Visa Pulls Seal of Approval from Global Payments

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ATLANTA — Visa has taken a rare step and dropped payments processor Global Payments Inc. from its list of approved service providers after the company reported that as many as 1.5 million credit card accounts may have been compromised by hackers.

Visa notified Global Payments it removed the company from its registry of compliant service providers due to "unauthorized access into a portion of (Global Payments') processing system," the Atlanta processor confirmed this morning during a conference call with reporters. Visa has asked Global Payments to revalidate its compliance processes with the payment card industry's data security standard, known as PCI.

"Visa has removed us from its PCI compliant list pending on the results of our work. This was not unexpected," said Paul Garcia, president and CEO of Global Payments, who emphasized the company is continuing to process Visa transactions. So the short-term impact of the Visa move is expected to be negligible, but if the company fails to recertify it could prompt merchants to terminate processing contracts.

So-called Track 2 card data was stolen but card holders' names, addresses and social security numbers were not obtained, said Garcia. He said the affected part of its processing system is confined to North America. He said the breach has affected fewer than 1.5 million Visa, MasterCard, Discover and American Express cards and they are unaware of any fraudulent transactions on the accounts.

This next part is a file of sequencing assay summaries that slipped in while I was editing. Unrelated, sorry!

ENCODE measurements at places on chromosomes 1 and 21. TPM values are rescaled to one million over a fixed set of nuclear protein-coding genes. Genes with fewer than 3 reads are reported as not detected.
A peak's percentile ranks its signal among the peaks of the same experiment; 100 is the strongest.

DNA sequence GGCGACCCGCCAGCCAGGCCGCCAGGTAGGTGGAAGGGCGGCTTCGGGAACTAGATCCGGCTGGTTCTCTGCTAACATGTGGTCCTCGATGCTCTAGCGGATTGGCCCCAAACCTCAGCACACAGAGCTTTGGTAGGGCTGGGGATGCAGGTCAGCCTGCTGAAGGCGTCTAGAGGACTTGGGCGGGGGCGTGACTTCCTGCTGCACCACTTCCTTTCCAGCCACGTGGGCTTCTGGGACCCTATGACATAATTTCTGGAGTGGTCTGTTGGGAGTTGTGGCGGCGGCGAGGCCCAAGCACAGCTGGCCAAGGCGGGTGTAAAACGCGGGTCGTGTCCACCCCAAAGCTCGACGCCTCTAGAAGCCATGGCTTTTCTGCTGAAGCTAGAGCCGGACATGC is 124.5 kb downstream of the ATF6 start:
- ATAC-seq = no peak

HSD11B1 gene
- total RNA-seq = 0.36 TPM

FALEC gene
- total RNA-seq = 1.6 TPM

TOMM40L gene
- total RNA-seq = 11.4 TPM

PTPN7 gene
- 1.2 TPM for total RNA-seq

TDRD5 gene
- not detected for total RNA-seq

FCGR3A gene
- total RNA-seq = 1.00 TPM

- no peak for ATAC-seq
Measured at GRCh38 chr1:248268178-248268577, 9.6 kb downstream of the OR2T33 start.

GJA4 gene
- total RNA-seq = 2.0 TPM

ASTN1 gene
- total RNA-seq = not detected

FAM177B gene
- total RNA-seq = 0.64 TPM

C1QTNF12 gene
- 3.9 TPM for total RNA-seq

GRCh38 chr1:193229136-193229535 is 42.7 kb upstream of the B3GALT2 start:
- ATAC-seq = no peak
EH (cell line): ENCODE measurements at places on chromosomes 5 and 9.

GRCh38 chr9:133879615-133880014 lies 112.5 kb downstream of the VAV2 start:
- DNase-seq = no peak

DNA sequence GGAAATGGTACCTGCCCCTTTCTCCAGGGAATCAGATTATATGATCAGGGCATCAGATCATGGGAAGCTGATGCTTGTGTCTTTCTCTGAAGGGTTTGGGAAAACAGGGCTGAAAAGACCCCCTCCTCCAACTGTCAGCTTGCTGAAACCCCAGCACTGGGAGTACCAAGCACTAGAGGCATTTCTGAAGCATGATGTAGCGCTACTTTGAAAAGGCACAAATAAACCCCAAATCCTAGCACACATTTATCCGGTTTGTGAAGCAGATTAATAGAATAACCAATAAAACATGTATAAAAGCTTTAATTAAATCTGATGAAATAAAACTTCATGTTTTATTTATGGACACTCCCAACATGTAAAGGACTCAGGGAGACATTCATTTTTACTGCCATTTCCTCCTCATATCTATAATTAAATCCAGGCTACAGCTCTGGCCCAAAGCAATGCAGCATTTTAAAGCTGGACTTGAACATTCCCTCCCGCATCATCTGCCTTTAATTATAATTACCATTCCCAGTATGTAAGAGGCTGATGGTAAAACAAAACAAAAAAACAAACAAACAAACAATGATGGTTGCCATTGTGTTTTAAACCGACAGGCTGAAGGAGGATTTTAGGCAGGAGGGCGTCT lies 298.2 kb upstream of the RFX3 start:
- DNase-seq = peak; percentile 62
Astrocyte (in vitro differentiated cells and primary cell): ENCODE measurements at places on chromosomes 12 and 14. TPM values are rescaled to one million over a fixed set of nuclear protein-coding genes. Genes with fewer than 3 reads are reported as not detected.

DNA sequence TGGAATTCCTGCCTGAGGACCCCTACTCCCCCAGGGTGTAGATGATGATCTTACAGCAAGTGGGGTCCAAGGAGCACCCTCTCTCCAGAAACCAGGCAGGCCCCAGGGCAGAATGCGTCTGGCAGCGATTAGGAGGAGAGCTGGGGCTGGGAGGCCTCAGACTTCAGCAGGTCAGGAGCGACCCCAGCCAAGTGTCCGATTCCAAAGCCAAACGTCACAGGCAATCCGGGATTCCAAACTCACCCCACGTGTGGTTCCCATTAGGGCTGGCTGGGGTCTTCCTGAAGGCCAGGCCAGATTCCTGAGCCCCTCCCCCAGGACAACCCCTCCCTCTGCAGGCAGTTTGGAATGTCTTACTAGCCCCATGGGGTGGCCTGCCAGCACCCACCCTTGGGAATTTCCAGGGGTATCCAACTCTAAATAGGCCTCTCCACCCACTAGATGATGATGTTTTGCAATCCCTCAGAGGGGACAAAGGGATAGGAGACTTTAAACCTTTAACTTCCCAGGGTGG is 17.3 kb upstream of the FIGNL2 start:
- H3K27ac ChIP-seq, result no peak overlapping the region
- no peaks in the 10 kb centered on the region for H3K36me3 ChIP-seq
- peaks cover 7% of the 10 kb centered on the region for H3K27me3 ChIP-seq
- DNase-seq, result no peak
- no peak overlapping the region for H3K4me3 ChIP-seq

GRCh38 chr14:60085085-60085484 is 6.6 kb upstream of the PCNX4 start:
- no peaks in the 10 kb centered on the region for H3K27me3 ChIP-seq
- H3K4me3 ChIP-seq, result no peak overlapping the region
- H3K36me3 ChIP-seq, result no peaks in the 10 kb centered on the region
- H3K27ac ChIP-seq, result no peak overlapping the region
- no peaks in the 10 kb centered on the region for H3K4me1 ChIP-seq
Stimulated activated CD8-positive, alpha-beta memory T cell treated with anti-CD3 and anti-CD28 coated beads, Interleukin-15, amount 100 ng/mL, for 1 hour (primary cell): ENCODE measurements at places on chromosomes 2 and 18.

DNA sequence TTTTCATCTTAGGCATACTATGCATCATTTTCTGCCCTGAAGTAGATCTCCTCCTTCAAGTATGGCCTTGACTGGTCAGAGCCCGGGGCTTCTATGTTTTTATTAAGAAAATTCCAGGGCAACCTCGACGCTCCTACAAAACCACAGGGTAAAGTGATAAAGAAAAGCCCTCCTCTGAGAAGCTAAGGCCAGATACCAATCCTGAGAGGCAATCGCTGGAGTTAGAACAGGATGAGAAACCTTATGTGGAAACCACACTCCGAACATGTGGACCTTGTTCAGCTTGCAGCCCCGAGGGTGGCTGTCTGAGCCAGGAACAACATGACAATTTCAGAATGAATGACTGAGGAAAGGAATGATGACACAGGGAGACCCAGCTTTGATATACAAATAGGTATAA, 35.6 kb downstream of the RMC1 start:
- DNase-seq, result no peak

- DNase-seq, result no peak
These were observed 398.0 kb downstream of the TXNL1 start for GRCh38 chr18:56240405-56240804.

A person improperly using Track 2 information can transfer the account number and expiration date of a card to a magnetic stripe on a fraudulent card and then try to use it to make online purchases. The attempt could be blocked, however, if an online merchant asks for the CVV code, or the three or four digits usually located on the back of card.

Global Payments, spun off from information services firm National Data Corp in 2001, processes credit card transactions for merchants, card issuers, government agencies, and others in the U.S., Canada, Europe and the Asia-Pacific region.

The company continues to work with regulators, industry third parties and law enforcement to help in the effort to minimize the potential impact on credit cardholders, said Garcia.

He said that, based on forensic analysis to date, network monitoring and added security measures, it believes the incident has been contained.

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